As for the posture of the horse, tradition dictated that Munro being a fine horseman, who had died of natural causes, he had to be depicted on horse that had all its feet on the ground. Chantrey remarked to Cunningham that he hoped “to achieve the sentiment of a horse standing still in a field, and looking about him: if I can hit that I shall do.” The process of casting was written in great detail by ‘C’ (probably Cunning-ham) and published in the Madras Journal of Literature and Science, 1840. Chantrey first created a life-size clay of the horse and kept it aside for four years. He would keep going back to it for some improvement or the other and it was the task of Cunningham to keep the clay “in a proper state of moisture”, not “bake dry in summer or freeze hard in winter.” When the sculptor was finally satisfied, a mould in Plaster of Paris was taken and the clay model broken up and used in other commissions (nothing was ever wasted by Chantrey).
Sculpting Munro was the next challenge. The only reference was a portrait by Sir Martin Archer Shee and that presented only one point of view while a sculpture needed to be seen from all sides. Chantrey took his time over it and showed the work to everyone (including perhaps Lady Munro) familiar with Munro’s face and form and considered the task complete only when “not one objection has been raised to the fidelity with which he has caught up the likeness of a man he never saw.” Munro’s raiment, it was decided, would be a mix of the “ancient, the modern and the military.” When all was done, Munro’s form was cast in Plaster of Paris.
The next task was to form moulds of the statue in material that could withstand the heat of molten bronze. This was done using a mix of brick dust and plaster, which was around 10 to 12 inches thick. Inside, a core of the same material, with dimensions around an inch less than the final statue, was placed. The horse was moulded in five pieces, while Munro was in three. The two, the outer mould and the core for each of the pieces, were then baked in immense ovens with repeated tests to ensure that all moisture had been removed. Finally, when Chantrey was satisfied the moulds were buried in pits underground with tight sand packing allowing for two or three runners through which molten bronze from the furnace was allowed to flow in, from the bottom to the top.
After cooling, the sand was removed, the mould broken and the cast pieces of the statue were extracted. They were then polished with files and sandpaper to a golden hue, before being “deadened to their present hue by an application of muriatic acid and potash.” The pieces were then joined together by filling the interior with sand and pouring molten bronze along the edges to be joined. Munro and horse were ready. The tail, the sword and the stirrup, according to ‘C’, were made separately. Which brings us to a mystery. If a stirrup was cast, where did it vanish in the final execution? Was it lost in transit? Apparently not and ‘C’ was probably mistaken, for none of the three equestrian statues of Chantrey showed the rider with stirrup or, for that matter, a saddle.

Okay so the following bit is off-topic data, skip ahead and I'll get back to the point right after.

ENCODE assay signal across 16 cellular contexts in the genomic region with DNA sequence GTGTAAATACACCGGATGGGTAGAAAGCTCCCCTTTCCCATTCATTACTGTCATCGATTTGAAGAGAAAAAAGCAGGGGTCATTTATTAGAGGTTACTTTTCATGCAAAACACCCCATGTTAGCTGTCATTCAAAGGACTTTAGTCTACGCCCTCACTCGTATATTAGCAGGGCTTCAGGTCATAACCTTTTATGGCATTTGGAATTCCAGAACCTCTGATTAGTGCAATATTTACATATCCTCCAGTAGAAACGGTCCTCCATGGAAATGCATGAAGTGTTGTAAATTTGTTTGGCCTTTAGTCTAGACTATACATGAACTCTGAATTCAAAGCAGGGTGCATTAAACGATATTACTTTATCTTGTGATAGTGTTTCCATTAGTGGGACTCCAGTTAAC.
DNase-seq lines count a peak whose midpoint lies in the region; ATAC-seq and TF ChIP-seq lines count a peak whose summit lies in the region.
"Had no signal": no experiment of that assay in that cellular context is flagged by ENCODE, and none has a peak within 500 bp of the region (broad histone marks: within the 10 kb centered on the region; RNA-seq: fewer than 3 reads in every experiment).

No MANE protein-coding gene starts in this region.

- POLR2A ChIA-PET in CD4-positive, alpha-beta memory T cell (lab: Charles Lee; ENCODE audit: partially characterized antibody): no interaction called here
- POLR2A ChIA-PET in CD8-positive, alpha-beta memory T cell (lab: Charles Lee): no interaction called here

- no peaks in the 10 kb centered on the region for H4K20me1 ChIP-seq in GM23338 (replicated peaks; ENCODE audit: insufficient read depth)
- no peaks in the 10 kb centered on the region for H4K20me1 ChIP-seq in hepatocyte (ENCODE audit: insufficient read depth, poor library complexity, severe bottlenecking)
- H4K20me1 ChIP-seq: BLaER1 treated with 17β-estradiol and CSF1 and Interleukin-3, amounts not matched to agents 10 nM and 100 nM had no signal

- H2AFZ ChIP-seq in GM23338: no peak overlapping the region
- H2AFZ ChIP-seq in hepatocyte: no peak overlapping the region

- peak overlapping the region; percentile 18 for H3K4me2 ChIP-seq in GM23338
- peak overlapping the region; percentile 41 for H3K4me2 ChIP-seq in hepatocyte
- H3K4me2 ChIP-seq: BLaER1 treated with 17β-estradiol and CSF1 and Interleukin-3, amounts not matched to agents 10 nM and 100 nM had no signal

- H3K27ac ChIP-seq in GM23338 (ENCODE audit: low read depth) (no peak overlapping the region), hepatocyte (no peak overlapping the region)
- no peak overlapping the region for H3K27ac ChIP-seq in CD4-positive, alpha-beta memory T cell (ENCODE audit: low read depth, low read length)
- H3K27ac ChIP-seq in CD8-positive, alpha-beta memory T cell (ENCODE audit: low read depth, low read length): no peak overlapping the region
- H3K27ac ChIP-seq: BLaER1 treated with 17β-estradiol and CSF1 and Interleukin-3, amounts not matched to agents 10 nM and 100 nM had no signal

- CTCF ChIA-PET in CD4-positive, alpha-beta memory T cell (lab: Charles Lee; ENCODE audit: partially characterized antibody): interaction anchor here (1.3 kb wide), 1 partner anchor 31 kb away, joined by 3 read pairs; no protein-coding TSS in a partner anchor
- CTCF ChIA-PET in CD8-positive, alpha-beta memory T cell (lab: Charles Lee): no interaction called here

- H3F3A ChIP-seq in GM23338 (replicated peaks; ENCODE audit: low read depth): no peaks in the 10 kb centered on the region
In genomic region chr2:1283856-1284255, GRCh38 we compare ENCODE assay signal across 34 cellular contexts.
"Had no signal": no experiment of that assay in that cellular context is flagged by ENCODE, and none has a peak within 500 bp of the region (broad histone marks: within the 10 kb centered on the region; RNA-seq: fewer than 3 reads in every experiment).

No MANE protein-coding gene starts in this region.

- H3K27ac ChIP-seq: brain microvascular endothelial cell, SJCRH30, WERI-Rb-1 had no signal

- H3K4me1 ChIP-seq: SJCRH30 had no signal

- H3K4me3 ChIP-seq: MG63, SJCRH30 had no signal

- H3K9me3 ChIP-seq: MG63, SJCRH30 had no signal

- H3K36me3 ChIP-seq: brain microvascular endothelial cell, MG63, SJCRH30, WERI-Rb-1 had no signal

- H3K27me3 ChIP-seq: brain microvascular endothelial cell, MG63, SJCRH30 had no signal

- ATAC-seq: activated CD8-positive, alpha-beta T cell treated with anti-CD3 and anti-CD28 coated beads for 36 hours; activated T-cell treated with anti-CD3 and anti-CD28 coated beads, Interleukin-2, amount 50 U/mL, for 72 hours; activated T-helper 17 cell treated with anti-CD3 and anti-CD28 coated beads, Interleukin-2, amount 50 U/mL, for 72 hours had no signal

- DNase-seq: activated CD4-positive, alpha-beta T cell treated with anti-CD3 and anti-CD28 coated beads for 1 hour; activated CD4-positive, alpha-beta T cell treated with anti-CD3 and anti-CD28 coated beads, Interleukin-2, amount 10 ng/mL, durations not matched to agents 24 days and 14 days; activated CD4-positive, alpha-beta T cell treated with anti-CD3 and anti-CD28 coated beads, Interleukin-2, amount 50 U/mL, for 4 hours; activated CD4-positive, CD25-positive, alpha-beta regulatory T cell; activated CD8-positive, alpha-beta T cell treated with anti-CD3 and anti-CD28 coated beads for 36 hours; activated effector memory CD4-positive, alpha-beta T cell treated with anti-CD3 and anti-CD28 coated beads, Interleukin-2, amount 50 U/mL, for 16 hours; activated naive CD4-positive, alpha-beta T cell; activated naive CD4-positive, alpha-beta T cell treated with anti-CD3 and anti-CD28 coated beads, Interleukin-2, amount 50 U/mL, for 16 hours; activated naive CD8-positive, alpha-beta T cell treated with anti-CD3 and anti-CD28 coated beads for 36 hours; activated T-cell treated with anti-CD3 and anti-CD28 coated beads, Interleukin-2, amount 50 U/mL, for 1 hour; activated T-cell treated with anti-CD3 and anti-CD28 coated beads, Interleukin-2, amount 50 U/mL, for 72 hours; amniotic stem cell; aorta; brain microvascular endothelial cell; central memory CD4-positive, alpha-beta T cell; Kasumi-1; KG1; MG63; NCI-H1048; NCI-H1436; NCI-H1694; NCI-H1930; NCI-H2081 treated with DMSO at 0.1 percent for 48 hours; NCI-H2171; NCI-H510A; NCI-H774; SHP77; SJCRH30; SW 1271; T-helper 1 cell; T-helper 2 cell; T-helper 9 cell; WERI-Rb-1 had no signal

The statue was ready for public viewing by 1837. And Chantrey made sure that every-one who was someone viewed it. He was hoping to land more commissions for equestrian statues. The Government of Madras was growing impatient but Chantrey would not budge. He stated that he would not send the statue if he was not given details of the place where it was to be erected. While waiting for the answer, he continued flaunting the work.
Among those who came was the Duke of Wellington. There was talk of an equestrian statue for the Duke and Chantrey wanted the contract. The committee, in which Chantrey’s friends were in a minority, had left it to the Duke. He came, gazed at the work for a while and then remarked that it was “A very fine horse.” Then, after a while, he said it was a very fine statue and, then, having stood silently beside Munro for a while, said that he was “an extraordinary man.” That swung the vote in Chantrey’s favour. He was all for using the same horse! But Allan Cunningham dissuaded him. The Wellington statue was incomplete at the time of Chantrey’s death and was finished, new horse and all, by Cunningham. Chantrey’s last wish was to execute yet another statue of the Duke to be erected in Glasgow. He wanted to use the same horse there as well! But the Scots would have none of it and so he lost the contract. If all had worked Chantrey’s way, it would have been the most modelled horse in history.
The Gentleman’s Magazine of 1838 waxed eloquent on the statue. Claiming that at 15 feet it was the tallest equestrian statue in the world, it noted that the “horse was calm and at gaze, while the rider sits contemplating some distant object, in quiet self-possession. The horse, though still, seems about to move forward and the rider, though thoughtful, to start into action.”
Not everyone was as impressed. Frances William-Wynns, a society lady, noted in her diary that it could not be called the finest equestrian statue in the world, for the works of Michaelangelo far exceeded it in quality. She opined that the horse had a thick jowl and while the face was copied from an Arab steed, the legs were those of an English hunter and, so, out of proportion. She felt that these weaknesses would not be noticed once the statue was mounted on its pedestal.
By early 1838, Chantrey began making preparations for the statue’s journey to Madras. And in the city that was to be its home, arrangements were being made to receive it.